About the experiment
FASER, the ForwArd Search ExpeRiment, is designed to search for new, yet undiscovered, light and weakly-interacting particles and study the interactions of high-energy neutrinos.
FASER's Letter of Intent (LOI) and Technical Proposal (TP) were submitted to the LHC Committee (minutes: LOI, TP) in 2018, and FASER was approved by the CERN Research Board in March 2019. FASER is now under construction and will begin taking data in in LHC's Run 3 from 2021-23.
In 2019, the Letter of Intent and Technical Proposal of the FASER neutrino subdetector, FASERν, were submitted to the LHC Committee (minutes: FASERν LOI, FASERν TP). FASERν was approved by the CERN Research Board in December 2019.
New, light particles may be constantly produced in large numbers in proton-proton collisions at the LHC, but still avoid detection. This is because, once produced, such particles go along the proton beam collision axis, where there is no experiment that can detect them in a low-background environment. The background from the interactions of well-known standard model particles needs to be highly suppressed when looking for the rare events associated with new physics particles. On the other hand, new, light, and long-lived particles can easily travel for hundreds of meters without interacting, and then decay to standard model particles, for example, electron-positron pairs, at a distant position well-separated from such background.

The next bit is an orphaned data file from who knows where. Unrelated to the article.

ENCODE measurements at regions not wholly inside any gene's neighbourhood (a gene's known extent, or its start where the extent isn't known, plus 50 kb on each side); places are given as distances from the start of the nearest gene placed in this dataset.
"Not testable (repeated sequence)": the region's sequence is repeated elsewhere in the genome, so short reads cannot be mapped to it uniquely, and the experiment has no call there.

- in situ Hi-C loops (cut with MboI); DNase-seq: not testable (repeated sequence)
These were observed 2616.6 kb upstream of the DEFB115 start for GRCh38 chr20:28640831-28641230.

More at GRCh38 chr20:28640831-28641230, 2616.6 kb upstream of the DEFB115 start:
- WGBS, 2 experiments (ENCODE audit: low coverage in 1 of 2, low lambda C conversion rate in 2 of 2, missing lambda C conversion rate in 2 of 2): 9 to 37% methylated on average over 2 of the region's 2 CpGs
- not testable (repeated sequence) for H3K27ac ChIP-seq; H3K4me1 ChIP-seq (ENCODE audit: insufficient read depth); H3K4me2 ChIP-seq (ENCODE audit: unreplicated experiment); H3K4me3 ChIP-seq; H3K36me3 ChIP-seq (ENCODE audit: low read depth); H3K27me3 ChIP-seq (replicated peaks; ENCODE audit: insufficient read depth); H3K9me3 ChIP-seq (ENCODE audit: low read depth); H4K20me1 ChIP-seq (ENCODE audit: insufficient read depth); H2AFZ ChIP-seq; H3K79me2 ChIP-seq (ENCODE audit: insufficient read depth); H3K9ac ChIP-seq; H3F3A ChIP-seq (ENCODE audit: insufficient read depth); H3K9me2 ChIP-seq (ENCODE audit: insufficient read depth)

Neutrinos are among the least understood particles in the standard model of particle physics, and the experimental study of their interactions, especially at high energies, can have exciting implications for many areas of research. A dedicated subdetector of FASER, dubbed FASERν, which operates in front of the main FASER detector, has been designed to record thousands of such interactions and explore this new high-energy collider neutrino frontier of particle physics.
To explore this far-forward region of the LHC, FASER will be located in the unused LHC service tunnel TI12, which is 480m downstream of the proton-proton interaction point (IP) used by the ATLAS experiment. The fluxes of most high-energy standard model background particles at this position are suppressed to negligible levels, with the only exceptions being the most penetrating known particles, namely muons and neutrinos. The FASER detector will be sensitive to new particles that decay in a cylindrical volume with radius R=10 cm and length L=1.5 m. The electron-positron pairs produced in such decays will be deflected by strong permanent magnets, and their curved tracks will be seen in the FASER spectrometer. They will also deposit their energy in a calorimeter placed downstream of the magnets. A schematic picture of a new-physics decay event in the detector is shown below.
In the accompanying webpages, we give an overview of the most important aspects of the FASER experiment. A more detailed discussion of the detector location and design, as well as background simulation and measurements, can found in the FASER's Technical Proposal.